– It promotes the initiation of breastfeeding

– Colonizes baby with the mother’s good bacteria

– Reduction in crying

– Relief from pain during medical procedures

– Enhancement of mother and baby communication due to the closeness and better ability to learn each other’s cues

– Easier transition from the womb to the outside world

– Boost in maternal and child bonding

Not only does skin-to-skin care offer babies an optimal start to life with many amazing benefits, but it also offers many wonderful benefits to the mother as well. It’s important to note that skin-to-skin care does not offer benefits to only the mother, it can be done with any caregiver at any given age, and it will provide benefits to both the baby and the caregiver, or even other siblings. It is a wonderful way for a father to bond with their baby while both giving and receiving many wonderful benefits.

The benefits of skin-to-skin care for the mother:

– It promotes the initiation of breastfeeding

– It helps boost the milk supply

– Helps with the expulsion of the placenta

– Enhancement of mother and baby communication due to the closeness and better ability to learn each other’s cues

– Boost in maternal and child bonding

– Helps normalize a difficult or surgical birth

– Reduces the risk of postpartum hemorrhage

– Can reduce maternal stress and the risk of postpartum depression

The benefits of skin-to-skin care also known as kangaroo care for newborns in the NICU:

– Improves oxygen saturation

– Lowered cortisol levels

– Enhanced child cognitive development and executive functions

– It assists with improved weight gain and growth

– Improved pre-feeding behaviors

– It may reduce the hospital stay

So, there you have it, skin-to-skin care offers wonderful bonding opportunities and many benefits to both babies and caregivers. You can continue skin-to-skin care for as long as you want to, and it will always offer many benefits no matter the age of the baby or child. We humans flourish on physical touch, even as adults most of us have a need for physical touch. You can get some nice skin-to-skin with older children in different ways such as actual skin-to-skin or even a nice cuddle on the couch. When you have teens who may not be so keen on cuddles anymore, you can through in a nice head and neck massage. Great way to have some skin-to-skin while keeping the teens happy too.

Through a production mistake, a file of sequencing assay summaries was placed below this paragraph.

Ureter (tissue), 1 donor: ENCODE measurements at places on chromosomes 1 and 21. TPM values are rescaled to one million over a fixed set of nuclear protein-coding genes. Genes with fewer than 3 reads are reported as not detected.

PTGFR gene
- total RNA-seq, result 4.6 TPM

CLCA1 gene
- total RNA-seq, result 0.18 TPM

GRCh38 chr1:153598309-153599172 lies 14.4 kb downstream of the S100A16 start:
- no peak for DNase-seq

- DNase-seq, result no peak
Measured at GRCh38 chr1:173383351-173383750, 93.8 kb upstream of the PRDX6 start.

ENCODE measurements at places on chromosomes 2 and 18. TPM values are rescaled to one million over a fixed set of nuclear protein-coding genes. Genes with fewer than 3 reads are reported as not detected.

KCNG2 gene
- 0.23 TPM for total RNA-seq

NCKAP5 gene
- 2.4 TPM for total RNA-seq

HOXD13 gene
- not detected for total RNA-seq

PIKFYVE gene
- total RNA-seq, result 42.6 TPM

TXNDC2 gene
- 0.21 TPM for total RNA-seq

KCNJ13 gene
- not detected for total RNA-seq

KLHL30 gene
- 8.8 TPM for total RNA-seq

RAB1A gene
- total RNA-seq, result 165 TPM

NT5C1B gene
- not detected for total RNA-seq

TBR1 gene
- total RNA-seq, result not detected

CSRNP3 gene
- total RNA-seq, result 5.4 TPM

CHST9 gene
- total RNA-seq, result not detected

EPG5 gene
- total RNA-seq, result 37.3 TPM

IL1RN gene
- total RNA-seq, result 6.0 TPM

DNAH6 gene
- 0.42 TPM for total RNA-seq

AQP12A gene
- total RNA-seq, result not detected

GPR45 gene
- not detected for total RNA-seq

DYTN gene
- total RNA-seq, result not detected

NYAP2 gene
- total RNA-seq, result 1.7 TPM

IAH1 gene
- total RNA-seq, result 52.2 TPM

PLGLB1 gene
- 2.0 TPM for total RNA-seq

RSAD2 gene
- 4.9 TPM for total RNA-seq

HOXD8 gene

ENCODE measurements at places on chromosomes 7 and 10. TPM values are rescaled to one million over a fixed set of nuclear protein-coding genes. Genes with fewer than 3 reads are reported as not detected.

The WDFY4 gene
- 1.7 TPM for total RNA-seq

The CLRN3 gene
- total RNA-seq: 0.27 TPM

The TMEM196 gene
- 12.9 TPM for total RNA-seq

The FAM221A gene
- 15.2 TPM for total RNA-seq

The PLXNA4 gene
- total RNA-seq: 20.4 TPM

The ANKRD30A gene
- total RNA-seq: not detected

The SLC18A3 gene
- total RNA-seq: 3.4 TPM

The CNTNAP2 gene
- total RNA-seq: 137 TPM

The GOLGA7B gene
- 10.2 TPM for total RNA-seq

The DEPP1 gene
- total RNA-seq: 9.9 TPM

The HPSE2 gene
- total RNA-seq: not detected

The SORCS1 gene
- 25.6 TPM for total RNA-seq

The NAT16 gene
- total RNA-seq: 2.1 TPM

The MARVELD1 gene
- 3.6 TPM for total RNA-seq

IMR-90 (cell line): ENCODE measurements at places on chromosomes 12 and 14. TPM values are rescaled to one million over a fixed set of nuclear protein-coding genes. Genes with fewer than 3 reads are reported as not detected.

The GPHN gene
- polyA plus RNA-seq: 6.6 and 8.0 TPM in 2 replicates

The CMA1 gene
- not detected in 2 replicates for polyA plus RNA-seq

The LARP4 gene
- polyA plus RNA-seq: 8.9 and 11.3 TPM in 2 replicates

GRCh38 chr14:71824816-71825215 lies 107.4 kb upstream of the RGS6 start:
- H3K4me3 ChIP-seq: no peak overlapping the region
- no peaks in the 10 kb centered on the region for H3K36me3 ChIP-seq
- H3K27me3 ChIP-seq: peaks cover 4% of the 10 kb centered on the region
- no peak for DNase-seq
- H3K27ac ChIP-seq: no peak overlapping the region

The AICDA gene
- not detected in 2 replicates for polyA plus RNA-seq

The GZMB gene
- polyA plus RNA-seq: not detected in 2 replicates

Additional information and resources:

UNICEF skin-to-skin care video

UNICEF list of skin-to-skin care research

A Systematic Review of the Effects of Skin-to-Skin Contact on Biomarkers of Stress in Preterm Infants and Parents

The effect of mother and newborn early skin-to-skin contact on initiation of breastfeeding, newborn temperature and duration of third stage of labor

The economic benefits of increasing kangaroo skin-to-skin care and breastfeeding in neonatal units: analysis of a pragmatic intervention in clinical practice

Skin‐to‐skin contact the first hour after birth, underlying implications and clinical practice

A plausible pathway of imprinted behaviors: Skin-to-skin actions of the newborn immediately after birth follow the order of fetal development and intrauterine training of movements